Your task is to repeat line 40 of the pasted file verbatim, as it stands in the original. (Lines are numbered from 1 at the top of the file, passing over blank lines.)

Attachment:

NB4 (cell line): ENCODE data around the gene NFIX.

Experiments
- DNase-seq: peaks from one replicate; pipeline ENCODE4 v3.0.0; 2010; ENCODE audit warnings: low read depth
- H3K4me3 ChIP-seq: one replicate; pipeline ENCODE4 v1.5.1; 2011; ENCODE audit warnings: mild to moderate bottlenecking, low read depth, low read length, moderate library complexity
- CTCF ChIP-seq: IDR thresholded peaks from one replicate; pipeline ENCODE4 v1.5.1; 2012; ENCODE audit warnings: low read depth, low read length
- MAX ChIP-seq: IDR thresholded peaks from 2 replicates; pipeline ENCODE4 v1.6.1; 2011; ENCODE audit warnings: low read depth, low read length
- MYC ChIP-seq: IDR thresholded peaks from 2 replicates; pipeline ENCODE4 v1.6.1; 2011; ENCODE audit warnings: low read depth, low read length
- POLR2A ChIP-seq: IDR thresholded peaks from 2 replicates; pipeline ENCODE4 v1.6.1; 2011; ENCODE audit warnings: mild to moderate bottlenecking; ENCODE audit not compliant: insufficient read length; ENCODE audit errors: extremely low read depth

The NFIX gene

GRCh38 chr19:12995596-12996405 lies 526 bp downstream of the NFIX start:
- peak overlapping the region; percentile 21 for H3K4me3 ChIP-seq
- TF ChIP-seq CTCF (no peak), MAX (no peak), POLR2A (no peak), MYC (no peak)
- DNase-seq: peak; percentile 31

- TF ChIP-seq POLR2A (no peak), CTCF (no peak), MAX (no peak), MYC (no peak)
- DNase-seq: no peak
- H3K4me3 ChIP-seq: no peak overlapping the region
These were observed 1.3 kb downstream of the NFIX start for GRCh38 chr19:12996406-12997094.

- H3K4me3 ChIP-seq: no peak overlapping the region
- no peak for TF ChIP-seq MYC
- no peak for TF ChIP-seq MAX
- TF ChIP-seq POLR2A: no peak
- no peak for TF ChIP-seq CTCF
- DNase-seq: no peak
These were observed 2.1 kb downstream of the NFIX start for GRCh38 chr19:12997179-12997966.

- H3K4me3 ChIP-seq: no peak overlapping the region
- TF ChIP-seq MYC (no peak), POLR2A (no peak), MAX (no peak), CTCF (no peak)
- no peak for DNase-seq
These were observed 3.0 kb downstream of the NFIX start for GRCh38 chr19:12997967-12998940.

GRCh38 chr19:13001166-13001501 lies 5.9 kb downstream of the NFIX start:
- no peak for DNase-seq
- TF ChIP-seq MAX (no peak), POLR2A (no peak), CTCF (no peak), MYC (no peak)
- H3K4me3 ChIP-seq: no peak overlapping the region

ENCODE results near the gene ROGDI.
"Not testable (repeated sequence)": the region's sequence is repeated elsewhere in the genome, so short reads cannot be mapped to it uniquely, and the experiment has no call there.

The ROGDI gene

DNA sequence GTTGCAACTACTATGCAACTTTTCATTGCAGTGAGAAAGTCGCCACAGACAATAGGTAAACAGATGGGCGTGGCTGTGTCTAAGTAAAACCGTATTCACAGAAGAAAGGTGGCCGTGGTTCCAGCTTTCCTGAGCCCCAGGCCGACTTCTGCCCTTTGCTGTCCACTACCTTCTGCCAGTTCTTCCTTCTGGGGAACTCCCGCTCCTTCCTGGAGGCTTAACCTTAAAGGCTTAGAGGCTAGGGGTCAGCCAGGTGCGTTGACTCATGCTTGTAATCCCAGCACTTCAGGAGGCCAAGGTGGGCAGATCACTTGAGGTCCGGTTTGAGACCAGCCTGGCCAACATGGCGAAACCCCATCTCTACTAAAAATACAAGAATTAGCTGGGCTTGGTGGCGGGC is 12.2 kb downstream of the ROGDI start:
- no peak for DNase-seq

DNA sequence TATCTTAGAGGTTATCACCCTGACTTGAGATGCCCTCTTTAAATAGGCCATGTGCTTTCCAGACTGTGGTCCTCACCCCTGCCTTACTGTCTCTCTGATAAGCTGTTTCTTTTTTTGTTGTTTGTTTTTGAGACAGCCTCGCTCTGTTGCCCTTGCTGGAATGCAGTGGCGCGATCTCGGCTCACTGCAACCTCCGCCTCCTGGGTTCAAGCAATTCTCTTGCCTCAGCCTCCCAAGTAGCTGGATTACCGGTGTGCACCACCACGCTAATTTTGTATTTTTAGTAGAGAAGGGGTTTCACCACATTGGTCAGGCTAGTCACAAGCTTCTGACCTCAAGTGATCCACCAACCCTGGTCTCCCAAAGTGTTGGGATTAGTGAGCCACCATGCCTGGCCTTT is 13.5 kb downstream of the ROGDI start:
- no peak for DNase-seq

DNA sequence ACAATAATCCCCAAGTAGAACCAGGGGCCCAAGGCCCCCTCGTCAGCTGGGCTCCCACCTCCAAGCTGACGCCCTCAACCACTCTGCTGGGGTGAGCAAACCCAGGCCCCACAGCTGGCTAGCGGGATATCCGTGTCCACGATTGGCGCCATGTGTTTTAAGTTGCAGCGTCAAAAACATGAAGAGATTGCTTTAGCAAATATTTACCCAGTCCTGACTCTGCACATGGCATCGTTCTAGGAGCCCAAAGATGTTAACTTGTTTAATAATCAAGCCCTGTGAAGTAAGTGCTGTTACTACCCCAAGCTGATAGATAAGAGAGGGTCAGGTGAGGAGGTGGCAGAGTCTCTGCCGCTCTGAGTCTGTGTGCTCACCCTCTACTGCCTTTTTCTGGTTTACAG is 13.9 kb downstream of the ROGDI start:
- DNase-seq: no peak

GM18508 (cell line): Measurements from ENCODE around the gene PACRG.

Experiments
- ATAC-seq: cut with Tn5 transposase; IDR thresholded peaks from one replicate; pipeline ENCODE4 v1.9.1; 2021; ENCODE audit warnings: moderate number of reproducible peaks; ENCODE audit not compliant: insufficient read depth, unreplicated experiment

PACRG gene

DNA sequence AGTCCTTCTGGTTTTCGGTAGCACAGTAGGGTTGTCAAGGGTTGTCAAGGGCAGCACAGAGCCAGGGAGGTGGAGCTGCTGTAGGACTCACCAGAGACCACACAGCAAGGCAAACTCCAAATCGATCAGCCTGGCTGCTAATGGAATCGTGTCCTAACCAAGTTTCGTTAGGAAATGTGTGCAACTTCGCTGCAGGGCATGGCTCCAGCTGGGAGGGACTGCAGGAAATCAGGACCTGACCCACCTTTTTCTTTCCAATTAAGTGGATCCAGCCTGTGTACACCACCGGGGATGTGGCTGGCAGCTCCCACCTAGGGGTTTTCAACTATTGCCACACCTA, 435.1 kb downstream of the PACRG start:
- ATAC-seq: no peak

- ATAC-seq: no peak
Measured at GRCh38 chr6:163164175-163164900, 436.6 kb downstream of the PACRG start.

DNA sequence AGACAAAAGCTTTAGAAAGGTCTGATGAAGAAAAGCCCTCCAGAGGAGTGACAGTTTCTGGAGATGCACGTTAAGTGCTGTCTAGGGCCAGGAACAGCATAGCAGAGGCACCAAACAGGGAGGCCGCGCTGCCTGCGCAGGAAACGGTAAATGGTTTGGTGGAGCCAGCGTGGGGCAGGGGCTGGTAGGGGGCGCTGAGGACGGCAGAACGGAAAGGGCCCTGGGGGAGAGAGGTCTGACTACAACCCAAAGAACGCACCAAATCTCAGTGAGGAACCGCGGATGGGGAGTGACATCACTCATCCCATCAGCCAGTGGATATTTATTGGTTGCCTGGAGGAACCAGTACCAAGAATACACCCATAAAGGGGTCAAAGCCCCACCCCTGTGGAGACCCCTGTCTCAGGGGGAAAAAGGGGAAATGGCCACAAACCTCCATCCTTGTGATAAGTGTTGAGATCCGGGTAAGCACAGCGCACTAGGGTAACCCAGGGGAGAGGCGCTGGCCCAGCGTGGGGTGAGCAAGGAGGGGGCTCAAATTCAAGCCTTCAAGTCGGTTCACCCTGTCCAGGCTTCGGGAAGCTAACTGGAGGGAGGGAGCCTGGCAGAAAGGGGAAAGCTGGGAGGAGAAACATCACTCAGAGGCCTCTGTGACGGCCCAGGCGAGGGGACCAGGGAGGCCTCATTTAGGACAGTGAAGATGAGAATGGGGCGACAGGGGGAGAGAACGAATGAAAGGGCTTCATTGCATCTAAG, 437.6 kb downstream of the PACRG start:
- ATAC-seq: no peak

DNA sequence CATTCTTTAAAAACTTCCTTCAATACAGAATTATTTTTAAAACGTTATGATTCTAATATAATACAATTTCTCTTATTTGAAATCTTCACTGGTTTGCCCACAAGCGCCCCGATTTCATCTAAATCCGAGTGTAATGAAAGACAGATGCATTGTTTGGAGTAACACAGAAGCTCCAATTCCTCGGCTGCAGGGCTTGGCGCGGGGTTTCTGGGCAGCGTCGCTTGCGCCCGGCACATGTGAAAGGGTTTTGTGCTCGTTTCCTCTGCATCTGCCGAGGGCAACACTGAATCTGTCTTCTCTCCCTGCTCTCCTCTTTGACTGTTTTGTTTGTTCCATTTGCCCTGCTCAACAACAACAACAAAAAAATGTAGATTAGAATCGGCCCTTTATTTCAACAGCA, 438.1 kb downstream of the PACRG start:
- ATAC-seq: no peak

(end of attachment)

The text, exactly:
DNA sequence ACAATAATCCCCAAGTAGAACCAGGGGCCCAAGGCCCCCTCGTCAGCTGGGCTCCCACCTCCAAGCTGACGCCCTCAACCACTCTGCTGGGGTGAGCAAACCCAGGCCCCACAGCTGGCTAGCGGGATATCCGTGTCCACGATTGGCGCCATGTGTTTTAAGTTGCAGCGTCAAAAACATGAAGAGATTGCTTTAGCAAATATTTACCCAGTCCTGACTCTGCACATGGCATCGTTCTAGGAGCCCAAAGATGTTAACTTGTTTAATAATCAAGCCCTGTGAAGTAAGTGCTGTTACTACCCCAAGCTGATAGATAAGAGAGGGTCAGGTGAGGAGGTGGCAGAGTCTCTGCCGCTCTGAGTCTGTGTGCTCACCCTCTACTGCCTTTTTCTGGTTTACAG is 13.9 kb downstream of the ROGDI start: